Her acclaimed performance led to a string of films for which she earned industry credibility. She went laugh-for-laugh with Woody Allen in Herbert Ross’ 1972 adaptation of Allen’s play, Play It Again, Sam. She followed that with her most acclaimed performance, the role of ‘Nina’ opposite George Segal’s cuckolded schlub in Paul Mazursky’s Blume in Love (1973; pictured, below); Roger Ebert called her performance one of “a very complex charm”.

Anspach found work in television through much of the 1970s (she starred in four telemovies at the height of the long form drama’s popularity), yet appeared only occasionally on the big screen. She co-starred with Richard Dreyfuss in Jeremy Kagan’s private eye romp The Big Fix (1978); played the love interest of marathon runner Michael Douglas in Steven Hilliard Stern’s Running (1979), reteaming with the journeyman director for the Elliott Gould/Bill Cosby comedy The Devil and Max Devlin (1981). The same year, she was the lead in Les Rose’s broad satire, Gas.

It was also the year in which Susan Anspach undertook the most challenging role of her career, as ‘Marilyn Jordan’ in Yugoslavian director Dusan Makavejev’s Palme d’Or nominee, Montenegro. As the bored, wealthy housewife who unleashes her wild side in the company of bohemian European revellers, Anspach was as fearless before the camera as any actress of her generation. Says Ebert, “Anspach, who is not robust, and who is in fact rather shy and frail, may not seem like a likely candidate to enter this world, but she undergoes a transformation in the movie.”

Anspach would work steadily for the rest of her career, mostly in television. Her movie roles were often in quality films that were box office underperformers (Jerry Schatzberg’s Misunderstood, 1984, opposite Gene Hackman and Henry Thomas; Ulli Lommel’s Heaven and Earth, 1987), or in paycheck parts in B-movies (William Fruet’s Blue Monkey, 1987; John Kincade’s Back to Back, with starlet Apollonia and Bill Paxton, 1989). Her final role was in Nikolai Müllerschön’s Inversion in 2010.

Susan Anspach was married twice; to actor Mark Goddard (1970-1978) and musician Sherwood Ball, whom she divorced in 1986. She is survived by her son Caleb, fathered by Jack Nicholson (despite the actor’s claims to the contrary), daughter Catherine and three grandchildren.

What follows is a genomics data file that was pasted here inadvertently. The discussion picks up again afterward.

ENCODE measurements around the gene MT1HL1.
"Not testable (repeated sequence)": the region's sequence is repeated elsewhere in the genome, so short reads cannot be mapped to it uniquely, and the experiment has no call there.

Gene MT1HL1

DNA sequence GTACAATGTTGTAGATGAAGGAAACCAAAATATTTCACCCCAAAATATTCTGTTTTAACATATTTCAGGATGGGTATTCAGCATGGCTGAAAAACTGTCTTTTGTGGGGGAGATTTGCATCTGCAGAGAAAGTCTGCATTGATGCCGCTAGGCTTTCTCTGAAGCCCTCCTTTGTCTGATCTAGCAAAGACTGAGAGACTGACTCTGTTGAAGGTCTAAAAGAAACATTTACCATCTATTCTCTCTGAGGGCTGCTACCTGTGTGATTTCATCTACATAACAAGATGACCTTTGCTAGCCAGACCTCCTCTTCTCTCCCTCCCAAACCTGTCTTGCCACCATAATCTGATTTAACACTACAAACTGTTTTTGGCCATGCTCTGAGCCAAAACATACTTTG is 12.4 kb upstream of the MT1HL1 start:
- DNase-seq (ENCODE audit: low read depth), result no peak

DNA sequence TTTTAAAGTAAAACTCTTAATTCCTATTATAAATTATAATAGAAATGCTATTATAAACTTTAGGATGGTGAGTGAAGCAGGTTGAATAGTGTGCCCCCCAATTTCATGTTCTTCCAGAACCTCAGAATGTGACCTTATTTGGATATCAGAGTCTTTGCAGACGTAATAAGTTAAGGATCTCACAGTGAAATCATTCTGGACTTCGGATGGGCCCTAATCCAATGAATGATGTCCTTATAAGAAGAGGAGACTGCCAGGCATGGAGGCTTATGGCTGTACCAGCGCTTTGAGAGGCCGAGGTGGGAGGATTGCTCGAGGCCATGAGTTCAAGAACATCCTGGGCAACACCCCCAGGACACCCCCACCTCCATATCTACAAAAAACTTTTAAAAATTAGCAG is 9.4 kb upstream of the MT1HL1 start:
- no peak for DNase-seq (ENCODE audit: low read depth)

Tuesday
Mar272018

HEIMWEH: THE ERVIN TAHIROVIC INTERVIEW

In 1992, Ervin Tahirovic was 10 years old when his hometown of Foča was all but destroyed by invading forces during The Bosnian War. An idyllic rural existence, strong community ties and enriching family life was torn away from Tahirovic, who fled with his family, ultimately resettling in Vienna. Twenty-one years later, Ervin Tahirovic was overwhelmed with the need to reconnect with his roots and returned to Foča; his feature directorial debut Heimweh (Nostalgia) documents his quest to reconcile the fading memories of his past with the sadness of his present. As Heimweh continues its festival circuit rollout (it premiered in December at the Sarajevo International Film Festival and recently sold out two sessions at Austria’s prestigious Diagonale event), SCREEN-SPACE spoke with Ervin Tahirovic about his experience making the film, a work that is one of the most moving accounts of the complexities of a displaced person’s struggle ever filmed…

SCREEN-SPACE: Why did you need to make this journey at this point in your life? What compelled you, at an age when most young men are focused on career and adventure and romance, to re-engage with your past?

TAHIROVIC: I always had the feeling that something was holding me back and that I couldn't really progress in my life because of that. It took me 20 years to rebuild a ‘normal’ life, to have a steady job, a serious relationship with someone. I think that at this point, where I thought that everything was fixed and ‘like it should be’, I somehow realized that something was still painfully wrong. There was something deep inside me that made me so unhappy and unbalanced, so that after a while, the only thing I thought about anymore was the question "what the hell is wrong with me?". In my mind, there was no serious space for a career, girls, or anything else that ‘normal’ people do, I couldn't enjoy these things at all. There was just this pain in my soul and recurring nightmares about Foča, and I just had to find out if and how these two are connected to each other.